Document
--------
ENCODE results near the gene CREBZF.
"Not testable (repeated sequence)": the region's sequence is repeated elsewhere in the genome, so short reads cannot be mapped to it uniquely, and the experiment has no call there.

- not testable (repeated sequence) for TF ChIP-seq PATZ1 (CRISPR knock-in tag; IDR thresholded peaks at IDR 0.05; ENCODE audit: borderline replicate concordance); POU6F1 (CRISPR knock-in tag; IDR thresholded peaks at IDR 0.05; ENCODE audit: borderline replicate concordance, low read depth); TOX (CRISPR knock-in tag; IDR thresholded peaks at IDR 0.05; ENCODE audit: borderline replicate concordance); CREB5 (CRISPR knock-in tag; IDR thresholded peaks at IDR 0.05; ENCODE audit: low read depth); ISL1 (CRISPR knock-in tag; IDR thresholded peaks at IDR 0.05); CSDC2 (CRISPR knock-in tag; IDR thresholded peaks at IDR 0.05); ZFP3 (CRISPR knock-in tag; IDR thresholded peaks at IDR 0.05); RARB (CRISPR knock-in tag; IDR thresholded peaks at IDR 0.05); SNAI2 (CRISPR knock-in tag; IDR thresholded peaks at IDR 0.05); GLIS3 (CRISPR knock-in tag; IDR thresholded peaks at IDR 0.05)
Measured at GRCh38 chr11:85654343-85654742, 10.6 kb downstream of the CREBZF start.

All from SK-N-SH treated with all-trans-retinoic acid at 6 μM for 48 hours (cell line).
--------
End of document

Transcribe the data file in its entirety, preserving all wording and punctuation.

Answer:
ENCODE results near the gene CREBZF.
"Not testable (repeated sequence)": the region's sequence is repeated elsewhere in the genome, so short reads cannot be mapped to it uniquely, and the experiment has no call there.

- not testable (repeated sequence) for TF ChIP-seq PATZ1 (CRISPR knock-in tag; IDR thresholded peaks at IDR 0.05; ENCODE audit: borderline replicate concordance); POU6F1 (CRISPR knock-in tag; IDR thresholded peaks at IDR 0.05; ENCODE audit: borderline replicate concordance, low read depth); TOX (CRISPR knock-in tag; IDR thresholded peaks at IDR 0.05; ENCODE audit: borderline replicate concordance); CREB5 (CRISPR knock-in tag; IDR thresholded peaks at IDR 0.05; ENCODE audit: low read depth); ISL1 (CRISPR knock-in tag; IDR thresholded peaks at IDR 0.05); CSDC2 (CRISPR knock-in tag; IDR thresholded peaks at IDR 0.05); ZFP3 (CRISPR knock-in tag; IDR thresholded peaks at IDR 0.05); RARB (CRISPR knock-in tag; IDR thresholded peaks at IDR 0.05); SNAI2 (CRISPR knock-in tag; IDR thresholded peaks at IDR 0.05); GLIS3 (CRISPR knock-in tag; IDR thresholded peaks at IDR 0.05)
Measured at GRCh38 chr11:85654343-85654742, 10.6 kb downstream of the CREBZF start.

All from SK-N-SH treated with all-trans-retinoic acid at 6 μM for 48 hours (cell line).